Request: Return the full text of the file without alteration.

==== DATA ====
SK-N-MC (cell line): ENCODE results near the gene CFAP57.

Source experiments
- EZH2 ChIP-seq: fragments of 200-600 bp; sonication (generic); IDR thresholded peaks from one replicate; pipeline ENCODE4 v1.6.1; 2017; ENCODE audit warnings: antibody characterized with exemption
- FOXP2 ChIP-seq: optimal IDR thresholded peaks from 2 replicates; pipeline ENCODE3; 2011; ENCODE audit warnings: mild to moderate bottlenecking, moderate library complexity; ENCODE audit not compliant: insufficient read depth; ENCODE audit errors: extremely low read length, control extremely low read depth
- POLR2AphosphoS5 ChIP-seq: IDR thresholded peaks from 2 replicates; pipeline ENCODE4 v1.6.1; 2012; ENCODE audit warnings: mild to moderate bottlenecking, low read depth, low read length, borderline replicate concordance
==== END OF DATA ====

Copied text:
SK-N-MC (cell line): ENCODE results near the gene CFAP57.

Source experiments
- EZH2 ChIP-seq: fragments of 200-600 bp; sonication (generic); IDR thresholded peaks from one replicate; pipeline ENCODE4 v1.6.1; 2017; ENCODE audit warnings: antibody characterized with exemption
- FOXP2 ChIP-seq: optimal IDR thresholded peaks from 2 replicates; pipeline ENCODE3; 2011; ENCODE audit warnings: mild to moderate bottlenecking, moderate library complexity; ENCODE audit not compliant: insufficient read depth; ENCODE audit errors: extremely low read length, control extremely low read depth
- POLR2AphosphoS5 ChIP-seq: IDR thresholded peaks from 2 replicates; pipeline ENCODE4 v1.6.1; 2012; ENCODE audit warnings: mild to moderate bottlenecking, low read depth, low read length, borderline replicate concordance